Children are aware of differences in color, language, gender, and physical ability at a very young age. Numerous research studies about the process of identity and attitude development conclude that children learn by observing the differences and similarities among people and by absorbing the spoken and unspoken messages about those differences. The biases and negative stereotypes about various aspects of human diversity prevalent in our society undercut all children's healthy development and ill-equip them to interact effectively with many people in the world. Consequently, anti-bias curriculum seeks to nurture the development of every child's fullest potential by actively addressing issues of diversity and equity in the classroom.
Specific curriculum goals of anti-bias curriculum are to foster each child's:
*construction of a knowledgeable, confident self-identity;
*comfortable, empathic interaction with people from diverse backgrounds;
*critical thinking about bias;
*ability to stand up for herself or himself, and for others, in the face of bias.
A belief in the value of human diversity and the fair treatment of all people is a prerequisite for doing anti-bias work. When teachers become committed to learning how to implement anti-bias curricula in their settings, they seem to go through four identifiable phases.
Another step in this process involves finding out what ideas children have about diversity by observing and interviewing them. Teachers can ask questions such as, What do you know about Indians? What makes you a girl or boy? What kind of work could this person do? (while showing a picture of a person in a wheelchair). Teachers can evaluate children's answers for signs of misinformation and discomfort. Responses alert the teacher to necessary directions for curriculum activities. The reading of research studies about children's development of identity and attitudes will also fill out the framework for curriculum decisions.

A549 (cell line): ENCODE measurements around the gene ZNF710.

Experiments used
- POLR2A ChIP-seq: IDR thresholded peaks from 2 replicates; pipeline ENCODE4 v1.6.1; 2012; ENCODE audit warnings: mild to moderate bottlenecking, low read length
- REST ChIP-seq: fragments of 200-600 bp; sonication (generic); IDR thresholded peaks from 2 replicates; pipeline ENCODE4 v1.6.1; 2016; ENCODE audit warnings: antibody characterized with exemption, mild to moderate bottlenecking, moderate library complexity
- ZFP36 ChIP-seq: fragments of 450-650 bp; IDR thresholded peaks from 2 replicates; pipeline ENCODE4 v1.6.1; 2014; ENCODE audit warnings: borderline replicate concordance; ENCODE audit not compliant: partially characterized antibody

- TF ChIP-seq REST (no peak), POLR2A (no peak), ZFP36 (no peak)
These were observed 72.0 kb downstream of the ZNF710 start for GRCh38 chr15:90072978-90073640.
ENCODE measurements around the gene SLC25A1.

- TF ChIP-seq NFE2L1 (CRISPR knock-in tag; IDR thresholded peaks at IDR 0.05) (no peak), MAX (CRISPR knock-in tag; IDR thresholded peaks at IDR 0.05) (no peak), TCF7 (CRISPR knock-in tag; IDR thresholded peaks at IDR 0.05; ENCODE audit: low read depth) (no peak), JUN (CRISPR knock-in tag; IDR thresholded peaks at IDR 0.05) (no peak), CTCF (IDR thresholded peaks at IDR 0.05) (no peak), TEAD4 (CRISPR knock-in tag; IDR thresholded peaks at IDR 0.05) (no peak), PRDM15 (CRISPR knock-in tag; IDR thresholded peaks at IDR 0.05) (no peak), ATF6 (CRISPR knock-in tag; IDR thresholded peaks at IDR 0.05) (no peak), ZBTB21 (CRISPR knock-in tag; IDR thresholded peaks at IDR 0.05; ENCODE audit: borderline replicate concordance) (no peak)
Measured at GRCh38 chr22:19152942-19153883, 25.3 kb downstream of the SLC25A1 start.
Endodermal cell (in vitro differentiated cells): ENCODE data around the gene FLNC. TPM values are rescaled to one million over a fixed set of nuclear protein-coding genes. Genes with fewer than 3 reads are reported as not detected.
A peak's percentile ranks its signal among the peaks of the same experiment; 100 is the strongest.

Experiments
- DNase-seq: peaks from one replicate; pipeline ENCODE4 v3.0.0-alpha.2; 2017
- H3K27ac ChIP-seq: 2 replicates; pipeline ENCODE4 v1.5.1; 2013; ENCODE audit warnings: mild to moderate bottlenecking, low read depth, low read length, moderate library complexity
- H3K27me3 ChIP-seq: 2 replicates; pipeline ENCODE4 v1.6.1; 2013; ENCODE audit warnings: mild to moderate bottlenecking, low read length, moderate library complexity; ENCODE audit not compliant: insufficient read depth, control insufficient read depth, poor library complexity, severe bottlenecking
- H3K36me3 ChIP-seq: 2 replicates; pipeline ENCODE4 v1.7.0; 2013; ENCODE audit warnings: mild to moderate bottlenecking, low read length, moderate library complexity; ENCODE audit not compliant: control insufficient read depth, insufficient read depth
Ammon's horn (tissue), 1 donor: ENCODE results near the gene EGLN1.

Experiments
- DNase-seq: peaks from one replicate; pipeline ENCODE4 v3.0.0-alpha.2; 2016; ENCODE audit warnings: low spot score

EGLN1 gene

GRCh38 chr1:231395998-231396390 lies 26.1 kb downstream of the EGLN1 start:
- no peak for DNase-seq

Evaluating the classroom environment and beginning to make necessary changes is the third component of phase one. Teachers must take a critical look at all the materials in the classroom environment, asking themselves what messages about diversity the children get from the materials. Do children see abundant images of people that reflect diverse abilities and current racial, ethnic, gender, and economic diversity? Do the images include depictions of important individuals who participated in struggles for justice? (See the first chapter in Derman-Sparks, 1992 for ideas.) After this evaluation, teachers can make a plan for buying and making needed new materials and eliminating inappropriate stereotypical materials.
Finally, teachers can begin to identify parents who might be interested in anti-bias curriculum, and invite them to participate in the process of changing the environment.
Teacher-initiated activities are another starting place for exploring anti-bias curriculum. For example, an activity about skin color, such as mixing paints to find children's individual skin colors, can be included in the frequently used curriculum theme of "I'm Me; I'm Special!"
In this second phase, it is crucial to begin involving all parents. Parents should be informed about how and why anti-bias activities are now part of the children's curriculum and invited to participate. Newsletters, parent meetings, and individual conferences are all useful. Plan a parent education session about how children develop identity and attitudes.
As teachers explore the process of doing anti-bias work with children and parents, they also continue their own personal growth on anti-bias issues. Once implementation is underway, ongoing support groups remain essential to share the successes, evaluate the mistakes, provide encouragement, and plan what to do next.
Teachers can consider ways to regularly integrate all anti-bias goals and issues into all aspects of the ongoing curriculum. Children's backgrounds and developmental needs should be taken into account in the planning of culturally inclusive curricula. Parents should regularly be involved in the planning and implementation of activities, and in group discussions about specific anti-bias issues. Teachers should continue to work on personal issues that arise in the course of teaching children and parents and continue to meet with a support group.
This ERIC/EECE Digest is based on Anti-Bias Curriculum: Tools For Empowering Young Children, by Louise Derman-Sparks (1989), Washington, DC: NAEYC.
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